Οι φωτογραφίες είναι δικές μου, από την καταπληκτική έκθεση που ξεκίνησε πριν λίγες μέρες στο Μουσείο Κυκλαδικής Τέχνης.
Το κείμενο είναι από το βιβλίο της Mitra Sharafi, "Law and Identity in Colonial South Asia. Parsi Legal Culture, 1771-1947", Cambridge University Press, 2014, p. 16-17.
"Zoroastrianism was the state religion of three dynasties that ruled over the ancient Persian empire: the Achaemenids (550-330 BCE), the Atsacids or Parthians (247 BCE-224 CE) and the Sasanians (224-651 CE). Between the first and second dynasties came conquest by Alexander of Macedon, known among Zoroastrians as Alexander the Destroyer, around 330 BCE. In the seventh century CE, the spread of Islam through Asia ended Sasanian rule. Arab Muslim invaders took advantage of in-fighting within the Persian Empire and effectively defeated the Sasanians during the period between 628 and 642 CE.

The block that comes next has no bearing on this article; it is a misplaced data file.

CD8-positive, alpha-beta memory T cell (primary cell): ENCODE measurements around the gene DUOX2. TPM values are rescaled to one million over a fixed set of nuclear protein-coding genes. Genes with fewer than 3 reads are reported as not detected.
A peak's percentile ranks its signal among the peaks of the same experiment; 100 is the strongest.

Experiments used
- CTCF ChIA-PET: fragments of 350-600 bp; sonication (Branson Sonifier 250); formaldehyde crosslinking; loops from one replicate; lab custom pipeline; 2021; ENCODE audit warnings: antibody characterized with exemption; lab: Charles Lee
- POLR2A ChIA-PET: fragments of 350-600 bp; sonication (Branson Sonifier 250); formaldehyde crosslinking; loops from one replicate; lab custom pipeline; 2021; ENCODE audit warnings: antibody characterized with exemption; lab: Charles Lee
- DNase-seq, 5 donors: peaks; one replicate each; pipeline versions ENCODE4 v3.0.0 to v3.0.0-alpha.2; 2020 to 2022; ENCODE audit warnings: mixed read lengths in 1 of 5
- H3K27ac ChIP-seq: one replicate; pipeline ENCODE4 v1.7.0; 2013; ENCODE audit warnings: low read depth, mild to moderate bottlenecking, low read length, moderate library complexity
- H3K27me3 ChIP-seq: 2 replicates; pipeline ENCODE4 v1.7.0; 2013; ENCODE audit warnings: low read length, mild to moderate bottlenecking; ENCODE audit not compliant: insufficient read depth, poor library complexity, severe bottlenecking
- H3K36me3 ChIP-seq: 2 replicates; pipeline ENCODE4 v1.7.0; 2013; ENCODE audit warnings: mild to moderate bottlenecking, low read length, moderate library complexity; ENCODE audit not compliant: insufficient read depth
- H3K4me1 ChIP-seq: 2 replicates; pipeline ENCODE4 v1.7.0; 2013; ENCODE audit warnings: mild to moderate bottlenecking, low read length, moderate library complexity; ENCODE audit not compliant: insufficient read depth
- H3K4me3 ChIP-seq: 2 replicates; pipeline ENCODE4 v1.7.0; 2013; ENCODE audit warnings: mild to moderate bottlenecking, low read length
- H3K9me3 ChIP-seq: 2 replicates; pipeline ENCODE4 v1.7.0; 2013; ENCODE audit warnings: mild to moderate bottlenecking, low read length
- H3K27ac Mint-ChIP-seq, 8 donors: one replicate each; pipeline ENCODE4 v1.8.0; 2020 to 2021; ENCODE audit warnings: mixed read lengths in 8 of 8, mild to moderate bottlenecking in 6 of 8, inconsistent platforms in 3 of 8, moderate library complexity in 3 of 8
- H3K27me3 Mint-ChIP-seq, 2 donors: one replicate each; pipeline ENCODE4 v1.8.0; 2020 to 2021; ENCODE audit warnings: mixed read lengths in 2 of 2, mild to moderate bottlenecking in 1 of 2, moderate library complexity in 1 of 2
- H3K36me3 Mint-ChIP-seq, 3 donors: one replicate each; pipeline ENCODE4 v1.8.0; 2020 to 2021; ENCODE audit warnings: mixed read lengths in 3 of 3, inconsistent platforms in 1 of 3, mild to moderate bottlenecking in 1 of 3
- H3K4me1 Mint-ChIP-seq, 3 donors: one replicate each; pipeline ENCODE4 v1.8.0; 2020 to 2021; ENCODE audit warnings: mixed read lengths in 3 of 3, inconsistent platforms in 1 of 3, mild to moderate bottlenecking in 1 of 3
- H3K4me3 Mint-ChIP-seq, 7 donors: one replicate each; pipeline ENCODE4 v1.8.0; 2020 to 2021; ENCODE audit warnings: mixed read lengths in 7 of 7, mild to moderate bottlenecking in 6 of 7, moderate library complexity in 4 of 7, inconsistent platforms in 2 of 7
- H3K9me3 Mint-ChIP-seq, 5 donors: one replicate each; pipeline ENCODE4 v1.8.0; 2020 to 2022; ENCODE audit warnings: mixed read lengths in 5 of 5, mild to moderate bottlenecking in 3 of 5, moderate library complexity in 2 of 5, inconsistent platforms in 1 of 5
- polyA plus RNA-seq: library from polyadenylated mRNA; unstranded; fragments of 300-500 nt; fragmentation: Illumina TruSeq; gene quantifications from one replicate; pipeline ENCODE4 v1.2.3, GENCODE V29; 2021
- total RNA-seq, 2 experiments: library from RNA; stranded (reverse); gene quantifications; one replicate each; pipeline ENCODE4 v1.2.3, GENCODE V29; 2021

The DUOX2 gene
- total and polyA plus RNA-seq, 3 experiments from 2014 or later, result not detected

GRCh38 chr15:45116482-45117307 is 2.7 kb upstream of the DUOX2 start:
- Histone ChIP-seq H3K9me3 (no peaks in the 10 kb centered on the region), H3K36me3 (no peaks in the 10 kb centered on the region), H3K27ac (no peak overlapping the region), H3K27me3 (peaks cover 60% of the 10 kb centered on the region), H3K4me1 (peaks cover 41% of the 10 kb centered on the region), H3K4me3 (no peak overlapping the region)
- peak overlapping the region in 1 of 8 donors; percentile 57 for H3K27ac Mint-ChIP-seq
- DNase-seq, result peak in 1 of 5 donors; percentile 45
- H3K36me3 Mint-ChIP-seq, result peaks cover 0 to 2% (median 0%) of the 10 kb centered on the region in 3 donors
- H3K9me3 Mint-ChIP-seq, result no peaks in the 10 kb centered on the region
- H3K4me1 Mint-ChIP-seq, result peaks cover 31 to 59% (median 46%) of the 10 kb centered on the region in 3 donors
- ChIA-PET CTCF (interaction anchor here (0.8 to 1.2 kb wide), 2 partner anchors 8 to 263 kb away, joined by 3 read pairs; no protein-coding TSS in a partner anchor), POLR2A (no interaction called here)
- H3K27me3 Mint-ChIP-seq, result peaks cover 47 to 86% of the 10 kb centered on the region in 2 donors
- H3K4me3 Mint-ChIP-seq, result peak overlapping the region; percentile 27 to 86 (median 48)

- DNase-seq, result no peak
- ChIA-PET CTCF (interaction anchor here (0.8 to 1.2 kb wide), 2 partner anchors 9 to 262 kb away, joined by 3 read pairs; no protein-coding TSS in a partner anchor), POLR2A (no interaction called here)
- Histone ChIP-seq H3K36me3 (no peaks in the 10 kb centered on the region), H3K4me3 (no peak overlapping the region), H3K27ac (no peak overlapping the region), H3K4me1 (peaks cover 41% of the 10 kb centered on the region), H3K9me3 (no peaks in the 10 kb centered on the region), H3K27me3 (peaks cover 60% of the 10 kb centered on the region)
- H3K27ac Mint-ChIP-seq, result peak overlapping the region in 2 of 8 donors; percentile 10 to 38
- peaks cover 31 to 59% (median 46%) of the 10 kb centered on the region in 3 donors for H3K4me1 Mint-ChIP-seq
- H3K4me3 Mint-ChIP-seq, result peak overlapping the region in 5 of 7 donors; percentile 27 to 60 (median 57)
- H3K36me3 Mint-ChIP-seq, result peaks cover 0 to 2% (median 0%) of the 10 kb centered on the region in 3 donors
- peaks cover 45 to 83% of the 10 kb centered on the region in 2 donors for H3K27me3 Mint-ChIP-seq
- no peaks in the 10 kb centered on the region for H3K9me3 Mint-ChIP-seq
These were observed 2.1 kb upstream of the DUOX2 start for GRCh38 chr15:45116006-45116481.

A huge part of the corpus of Zoroastrian scriptures - as much as 75 percent of Avestan texts - was lost or destroyed following the two invasions of Alexander and the Muslims. In the tenth century, a group of Zoroastrians migrated from Persia to western India. Others followed, particularly in the thirteenth and fourteenth centuries, during the late Abbasid rulers' persecution of Zoroastrians and the Mongol invasions of Persia. The movement of Zoroastrians to India was roughly coeval with the growing conversion of Persians to Islam, a gradual process that took place over centuries.
By the fourteenth century, Islam had become the dominant religion in Persia. In the Parsi tradition, the migration to India was a flight from religious persecution. According to archaeological evidence, there had been trade between Persia and Gujarat for centuries before. Zoroastrians may have come to western India in part because they were already familiar with the region through earlier commerce."